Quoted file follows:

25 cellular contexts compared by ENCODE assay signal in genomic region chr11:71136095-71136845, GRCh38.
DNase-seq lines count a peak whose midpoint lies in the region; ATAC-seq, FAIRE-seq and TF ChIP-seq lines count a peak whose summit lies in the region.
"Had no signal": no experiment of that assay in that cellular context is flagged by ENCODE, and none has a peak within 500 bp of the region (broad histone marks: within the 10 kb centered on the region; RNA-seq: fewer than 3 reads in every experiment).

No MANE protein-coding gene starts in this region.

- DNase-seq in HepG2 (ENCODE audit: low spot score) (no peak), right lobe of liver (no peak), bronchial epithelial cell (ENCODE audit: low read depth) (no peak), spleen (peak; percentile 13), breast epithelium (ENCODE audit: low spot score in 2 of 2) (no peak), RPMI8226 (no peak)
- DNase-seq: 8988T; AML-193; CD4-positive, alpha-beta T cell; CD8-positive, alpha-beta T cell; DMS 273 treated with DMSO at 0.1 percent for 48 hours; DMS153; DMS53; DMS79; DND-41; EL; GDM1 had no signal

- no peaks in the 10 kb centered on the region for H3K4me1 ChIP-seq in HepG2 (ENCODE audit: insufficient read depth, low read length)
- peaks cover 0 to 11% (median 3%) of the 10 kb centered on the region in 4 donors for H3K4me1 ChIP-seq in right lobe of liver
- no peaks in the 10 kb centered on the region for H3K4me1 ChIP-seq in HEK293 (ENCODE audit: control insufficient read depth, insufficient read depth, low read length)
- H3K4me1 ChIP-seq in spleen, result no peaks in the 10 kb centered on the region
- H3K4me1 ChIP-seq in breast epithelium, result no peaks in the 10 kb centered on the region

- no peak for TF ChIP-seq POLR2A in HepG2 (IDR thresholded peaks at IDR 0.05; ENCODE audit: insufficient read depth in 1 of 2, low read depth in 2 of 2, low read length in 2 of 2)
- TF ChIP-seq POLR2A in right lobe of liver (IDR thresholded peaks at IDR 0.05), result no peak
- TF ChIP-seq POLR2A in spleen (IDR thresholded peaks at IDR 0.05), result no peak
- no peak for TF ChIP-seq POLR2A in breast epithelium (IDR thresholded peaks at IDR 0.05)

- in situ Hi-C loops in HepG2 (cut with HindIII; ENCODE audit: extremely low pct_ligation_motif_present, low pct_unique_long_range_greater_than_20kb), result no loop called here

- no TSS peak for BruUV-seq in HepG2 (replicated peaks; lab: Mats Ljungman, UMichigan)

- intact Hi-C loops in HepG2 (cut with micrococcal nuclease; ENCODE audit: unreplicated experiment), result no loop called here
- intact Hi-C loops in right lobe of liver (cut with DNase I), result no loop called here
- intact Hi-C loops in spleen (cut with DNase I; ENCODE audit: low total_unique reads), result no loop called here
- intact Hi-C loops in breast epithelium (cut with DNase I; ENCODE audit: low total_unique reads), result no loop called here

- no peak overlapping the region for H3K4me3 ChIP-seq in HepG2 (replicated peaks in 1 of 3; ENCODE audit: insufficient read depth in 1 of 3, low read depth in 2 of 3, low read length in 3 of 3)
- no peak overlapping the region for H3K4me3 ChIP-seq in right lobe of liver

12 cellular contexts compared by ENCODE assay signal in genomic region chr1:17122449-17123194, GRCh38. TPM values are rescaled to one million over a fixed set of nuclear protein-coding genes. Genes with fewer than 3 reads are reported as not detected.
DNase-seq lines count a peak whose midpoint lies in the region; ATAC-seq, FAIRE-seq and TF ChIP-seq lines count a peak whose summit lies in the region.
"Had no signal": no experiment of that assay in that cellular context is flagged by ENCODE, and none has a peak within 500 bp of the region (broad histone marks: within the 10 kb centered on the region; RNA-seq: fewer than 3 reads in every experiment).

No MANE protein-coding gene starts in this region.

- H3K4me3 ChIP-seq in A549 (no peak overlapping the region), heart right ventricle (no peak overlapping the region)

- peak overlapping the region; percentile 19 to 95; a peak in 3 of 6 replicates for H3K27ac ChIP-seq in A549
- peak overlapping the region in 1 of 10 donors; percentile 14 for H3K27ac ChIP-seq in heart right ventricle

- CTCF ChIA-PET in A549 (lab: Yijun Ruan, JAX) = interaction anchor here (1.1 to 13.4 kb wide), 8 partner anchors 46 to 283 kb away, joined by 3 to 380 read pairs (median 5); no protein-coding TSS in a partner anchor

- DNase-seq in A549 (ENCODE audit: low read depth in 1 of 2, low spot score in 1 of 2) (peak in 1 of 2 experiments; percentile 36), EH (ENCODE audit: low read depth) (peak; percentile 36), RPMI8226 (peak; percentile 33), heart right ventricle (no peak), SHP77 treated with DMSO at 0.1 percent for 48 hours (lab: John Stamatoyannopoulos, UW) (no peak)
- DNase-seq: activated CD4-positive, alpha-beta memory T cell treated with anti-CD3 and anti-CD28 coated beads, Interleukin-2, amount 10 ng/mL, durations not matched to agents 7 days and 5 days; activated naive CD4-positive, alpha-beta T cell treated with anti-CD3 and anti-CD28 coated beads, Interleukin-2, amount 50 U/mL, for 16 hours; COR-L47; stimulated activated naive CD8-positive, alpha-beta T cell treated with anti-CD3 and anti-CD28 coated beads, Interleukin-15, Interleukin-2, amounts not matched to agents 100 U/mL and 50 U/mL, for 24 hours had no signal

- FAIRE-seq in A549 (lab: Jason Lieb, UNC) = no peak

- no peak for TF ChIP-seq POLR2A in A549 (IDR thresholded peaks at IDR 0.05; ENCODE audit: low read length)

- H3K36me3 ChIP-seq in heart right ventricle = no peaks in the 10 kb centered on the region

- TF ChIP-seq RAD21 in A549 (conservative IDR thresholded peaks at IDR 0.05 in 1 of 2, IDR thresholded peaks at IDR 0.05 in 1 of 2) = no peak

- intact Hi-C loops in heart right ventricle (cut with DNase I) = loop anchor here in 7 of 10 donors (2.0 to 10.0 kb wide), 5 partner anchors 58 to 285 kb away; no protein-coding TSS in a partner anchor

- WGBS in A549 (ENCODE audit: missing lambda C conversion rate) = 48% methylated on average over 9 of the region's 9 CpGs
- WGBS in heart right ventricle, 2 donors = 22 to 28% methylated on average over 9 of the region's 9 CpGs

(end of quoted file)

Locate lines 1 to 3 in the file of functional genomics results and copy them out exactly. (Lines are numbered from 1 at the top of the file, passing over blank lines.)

25 cellular contexts compared by ENCODE assay signal in genomic region chr11:71136095-71136845, GRCh38.
DNase-seq lines count a peak whose midpoint lies in the region; ATAC-seq, FAIRE-seq and TF ChIP-seq lines count a peak whose summit lies in the region.
"Had no signal": no experiment of that assay in that cellular context is flagged by ENCODE, and none has a peak within 500 bp of the region (broad histone marks: within the 10 kb centered on the region; RNA-seq: fewer than 3 reads in every experiment).